The strongest of the Japanese defenses were concentrated around the Davao Gulf area, which was heavily mined to counter an amphibious landing, and on Davao City itself, the island's largest and most important city. Artillery and anti-aircraft batteries extensively ringed the coastal shoreline defenses. Believing that the Americans would ultimately attack from Davao Gulf and also anticipating that they would be eventually driven from the city, the Japanese also prepared defensive bunkers inland behind its perimeter where they could retire and regroup, with the intention of prolonging the campaign as much as possible.
Operation VICTOR V
On 10 March 1945, the U.S. Eighth Army under Lt. Gen. Robert L. Eichelberger was formally ordered by Gen. Douglas MacArthur to clear the rest of Mindanao, with the start of Operation VICTOR V, with expectations that the campaign would take four months. Eichelberger had misgivings about the projected timetable for the operation, but nonetheless, his Eighth Army staffers came up with a more effective plan.
Instead of the expected headlong frontal assault on the enemy defenses, the plan called for securing a beachhead at Illana Bay in the undefended west, then a drive eastward more than a hundred miles through jungle and mountains to strike the enemy from the rear. The objective which called for achieving surprise and pressing forward quickly and aggressively by the invading forces, deemed Eichelberger, could unhinge the Japanese both physically and psychologically. Key to the operation's success involved the beachhead performance of the landing force and the ability of the participating units to maintain the momentum of their attack, preempting Japanese reactions, and hopefully before the rainy season starts which complicate movement in the island.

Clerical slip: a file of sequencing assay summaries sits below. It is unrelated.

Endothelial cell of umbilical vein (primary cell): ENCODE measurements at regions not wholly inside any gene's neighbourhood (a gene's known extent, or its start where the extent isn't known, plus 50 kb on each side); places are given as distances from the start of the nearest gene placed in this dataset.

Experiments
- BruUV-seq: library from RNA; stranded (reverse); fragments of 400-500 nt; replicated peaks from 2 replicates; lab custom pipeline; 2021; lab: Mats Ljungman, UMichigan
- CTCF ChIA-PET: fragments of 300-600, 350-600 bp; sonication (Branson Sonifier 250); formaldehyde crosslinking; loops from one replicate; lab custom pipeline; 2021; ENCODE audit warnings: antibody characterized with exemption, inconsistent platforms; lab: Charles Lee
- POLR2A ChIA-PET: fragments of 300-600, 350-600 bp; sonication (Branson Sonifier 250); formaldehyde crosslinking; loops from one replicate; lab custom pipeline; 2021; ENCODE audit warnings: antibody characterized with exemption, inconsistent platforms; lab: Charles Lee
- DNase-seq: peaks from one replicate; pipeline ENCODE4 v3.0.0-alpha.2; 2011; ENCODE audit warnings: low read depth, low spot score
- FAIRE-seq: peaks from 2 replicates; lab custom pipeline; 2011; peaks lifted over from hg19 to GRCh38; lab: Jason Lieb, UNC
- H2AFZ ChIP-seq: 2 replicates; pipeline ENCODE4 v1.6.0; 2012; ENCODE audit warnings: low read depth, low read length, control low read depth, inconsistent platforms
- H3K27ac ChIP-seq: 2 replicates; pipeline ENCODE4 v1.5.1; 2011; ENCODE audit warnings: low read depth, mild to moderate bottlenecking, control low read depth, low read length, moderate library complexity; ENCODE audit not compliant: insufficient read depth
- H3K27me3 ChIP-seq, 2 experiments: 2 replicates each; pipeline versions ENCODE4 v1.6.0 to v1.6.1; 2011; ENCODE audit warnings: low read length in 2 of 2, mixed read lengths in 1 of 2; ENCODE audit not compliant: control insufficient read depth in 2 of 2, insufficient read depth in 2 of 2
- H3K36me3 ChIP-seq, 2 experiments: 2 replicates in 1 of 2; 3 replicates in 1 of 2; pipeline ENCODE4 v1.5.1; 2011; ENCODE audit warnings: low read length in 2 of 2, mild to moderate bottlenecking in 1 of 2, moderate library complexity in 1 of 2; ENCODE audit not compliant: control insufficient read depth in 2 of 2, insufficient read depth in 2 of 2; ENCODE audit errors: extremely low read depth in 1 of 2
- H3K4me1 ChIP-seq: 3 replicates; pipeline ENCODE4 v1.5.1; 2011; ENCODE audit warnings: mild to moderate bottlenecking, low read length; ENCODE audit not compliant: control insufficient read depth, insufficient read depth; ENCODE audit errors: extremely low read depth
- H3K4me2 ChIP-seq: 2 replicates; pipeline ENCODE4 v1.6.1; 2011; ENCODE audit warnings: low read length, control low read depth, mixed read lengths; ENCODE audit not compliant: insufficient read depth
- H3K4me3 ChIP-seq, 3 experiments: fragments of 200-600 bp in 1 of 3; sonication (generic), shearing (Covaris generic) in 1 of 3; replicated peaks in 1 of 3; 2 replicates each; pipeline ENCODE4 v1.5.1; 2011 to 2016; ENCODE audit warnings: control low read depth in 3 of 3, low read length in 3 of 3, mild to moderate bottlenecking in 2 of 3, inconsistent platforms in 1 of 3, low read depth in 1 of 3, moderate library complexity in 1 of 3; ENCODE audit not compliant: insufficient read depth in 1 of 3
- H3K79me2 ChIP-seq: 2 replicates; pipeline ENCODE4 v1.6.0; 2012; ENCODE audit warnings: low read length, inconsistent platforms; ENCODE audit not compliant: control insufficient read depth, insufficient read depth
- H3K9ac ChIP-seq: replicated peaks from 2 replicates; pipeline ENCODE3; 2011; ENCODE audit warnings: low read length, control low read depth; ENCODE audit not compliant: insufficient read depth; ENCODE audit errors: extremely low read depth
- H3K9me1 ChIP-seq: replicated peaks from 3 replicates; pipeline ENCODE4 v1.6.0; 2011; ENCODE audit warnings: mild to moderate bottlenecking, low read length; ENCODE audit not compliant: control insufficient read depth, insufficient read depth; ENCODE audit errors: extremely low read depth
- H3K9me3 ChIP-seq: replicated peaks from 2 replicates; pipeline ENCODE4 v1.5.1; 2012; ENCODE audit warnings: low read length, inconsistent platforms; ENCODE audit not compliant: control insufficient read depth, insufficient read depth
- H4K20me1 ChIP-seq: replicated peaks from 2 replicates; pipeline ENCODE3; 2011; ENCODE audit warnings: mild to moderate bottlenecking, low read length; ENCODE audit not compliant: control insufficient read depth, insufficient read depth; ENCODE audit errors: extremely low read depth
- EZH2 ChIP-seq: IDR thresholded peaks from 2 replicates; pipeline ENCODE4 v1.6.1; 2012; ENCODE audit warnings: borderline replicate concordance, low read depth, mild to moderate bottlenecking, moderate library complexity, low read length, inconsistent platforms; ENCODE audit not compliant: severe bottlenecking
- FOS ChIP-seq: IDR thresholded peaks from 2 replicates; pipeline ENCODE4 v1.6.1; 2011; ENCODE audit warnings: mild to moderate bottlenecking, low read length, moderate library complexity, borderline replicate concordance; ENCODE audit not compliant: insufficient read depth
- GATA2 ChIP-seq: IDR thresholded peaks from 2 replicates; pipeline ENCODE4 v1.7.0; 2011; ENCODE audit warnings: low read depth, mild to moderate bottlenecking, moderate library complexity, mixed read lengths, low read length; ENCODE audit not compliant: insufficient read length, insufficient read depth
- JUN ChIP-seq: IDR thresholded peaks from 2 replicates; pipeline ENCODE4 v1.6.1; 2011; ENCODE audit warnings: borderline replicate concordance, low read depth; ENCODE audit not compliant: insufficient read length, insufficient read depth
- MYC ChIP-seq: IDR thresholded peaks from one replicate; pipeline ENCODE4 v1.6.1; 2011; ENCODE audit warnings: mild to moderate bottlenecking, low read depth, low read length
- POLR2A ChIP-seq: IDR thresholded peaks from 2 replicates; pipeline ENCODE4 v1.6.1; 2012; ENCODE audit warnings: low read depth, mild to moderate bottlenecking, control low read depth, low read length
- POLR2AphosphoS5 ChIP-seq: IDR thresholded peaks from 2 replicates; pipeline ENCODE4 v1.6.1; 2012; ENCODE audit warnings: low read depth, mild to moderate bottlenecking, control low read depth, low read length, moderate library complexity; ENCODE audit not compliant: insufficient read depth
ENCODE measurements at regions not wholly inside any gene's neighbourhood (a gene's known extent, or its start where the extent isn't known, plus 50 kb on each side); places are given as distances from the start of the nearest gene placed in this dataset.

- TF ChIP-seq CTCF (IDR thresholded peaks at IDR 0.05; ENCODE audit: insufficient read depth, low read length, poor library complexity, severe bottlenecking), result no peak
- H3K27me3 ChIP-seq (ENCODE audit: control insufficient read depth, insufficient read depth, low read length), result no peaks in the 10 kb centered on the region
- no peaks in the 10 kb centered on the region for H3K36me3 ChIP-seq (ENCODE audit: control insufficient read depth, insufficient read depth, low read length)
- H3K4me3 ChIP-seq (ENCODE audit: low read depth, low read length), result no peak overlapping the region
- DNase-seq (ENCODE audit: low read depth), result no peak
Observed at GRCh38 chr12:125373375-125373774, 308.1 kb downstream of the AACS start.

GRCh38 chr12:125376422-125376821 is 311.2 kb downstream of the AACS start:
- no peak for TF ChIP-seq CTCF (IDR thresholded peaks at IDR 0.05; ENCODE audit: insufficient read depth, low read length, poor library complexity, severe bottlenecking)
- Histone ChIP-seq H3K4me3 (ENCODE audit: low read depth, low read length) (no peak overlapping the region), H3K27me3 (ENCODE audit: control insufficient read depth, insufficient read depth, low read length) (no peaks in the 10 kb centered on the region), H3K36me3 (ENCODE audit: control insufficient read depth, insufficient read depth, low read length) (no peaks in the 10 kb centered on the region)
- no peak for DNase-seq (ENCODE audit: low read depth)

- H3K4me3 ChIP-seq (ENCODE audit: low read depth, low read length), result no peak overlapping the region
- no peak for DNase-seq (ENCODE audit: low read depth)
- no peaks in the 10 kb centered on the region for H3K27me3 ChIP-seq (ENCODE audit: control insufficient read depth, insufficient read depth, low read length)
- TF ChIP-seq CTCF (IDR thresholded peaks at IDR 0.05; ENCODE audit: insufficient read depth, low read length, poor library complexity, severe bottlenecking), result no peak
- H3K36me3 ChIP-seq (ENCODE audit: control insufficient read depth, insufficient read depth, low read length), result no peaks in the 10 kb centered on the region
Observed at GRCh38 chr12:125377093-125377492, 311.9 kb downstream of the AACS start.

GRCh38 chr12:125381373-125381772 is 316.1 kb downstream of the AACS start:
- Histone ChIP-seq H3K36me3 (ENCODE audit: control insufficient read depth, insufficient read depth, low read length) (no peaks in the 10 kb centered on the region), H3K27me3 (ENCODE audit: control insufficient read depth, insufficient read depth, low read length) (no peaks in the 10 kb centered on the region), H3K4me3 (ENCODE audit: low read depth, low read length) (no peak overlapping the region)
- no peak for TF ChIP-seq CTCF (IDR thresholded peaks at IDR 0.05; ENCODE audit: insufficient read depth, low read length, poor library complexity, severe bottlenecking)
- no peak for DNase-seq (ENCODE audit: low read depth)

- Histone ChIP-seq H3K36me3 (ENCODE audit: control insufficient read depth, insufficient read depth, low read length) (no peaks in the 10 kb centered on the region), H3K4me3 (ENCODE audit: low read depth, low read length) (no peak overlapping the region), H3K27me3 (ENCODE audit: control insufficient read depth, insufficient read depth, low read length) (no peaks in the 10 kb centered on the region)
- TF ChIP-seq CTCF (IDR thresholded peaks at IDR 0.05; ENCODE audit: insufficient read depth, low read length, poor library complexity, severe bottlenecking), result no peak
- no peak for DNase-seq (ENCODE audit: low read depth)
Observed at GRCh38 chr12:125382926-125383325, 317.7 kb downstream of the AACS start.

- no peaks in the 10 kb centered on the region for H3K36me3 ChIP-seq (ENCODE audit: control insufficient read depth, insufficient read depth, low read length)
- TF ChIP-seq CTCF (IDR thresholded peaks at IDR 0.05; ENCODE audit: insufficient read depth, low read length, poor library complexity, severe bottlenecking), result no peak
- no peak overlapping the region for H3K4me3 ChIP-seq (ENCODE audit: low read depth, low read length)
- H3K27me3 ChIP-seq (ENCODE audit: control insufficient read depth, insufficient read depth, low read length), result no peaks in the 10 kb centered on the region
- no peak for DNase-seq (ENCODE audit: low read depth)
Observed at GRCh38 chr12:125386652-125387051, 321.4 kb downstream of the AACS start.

Ground operations were assigned to X Corps under Maj. Gen. Franklin C. Sibert, with Maj. Gen. Roscoe B. Woodruff's 24th Infantry Division (United States)|24th Infantry Division and Maj. Gen. Clarence A. Martin's 31st Infantry Division as principal combat units. Amphibious Task Group 78.2, now under Rear Adm. Albert G. Noble was tasked to carry the 24th Division and X Corps headquarters to the assault beaches near Malabang by 17 April to secure a forward airfield. Five days later, the 31st Division was expected to be in Parang, twenty miles south, located near Highway 1, the route to Davao.
Capture of Zamboanga and Sulu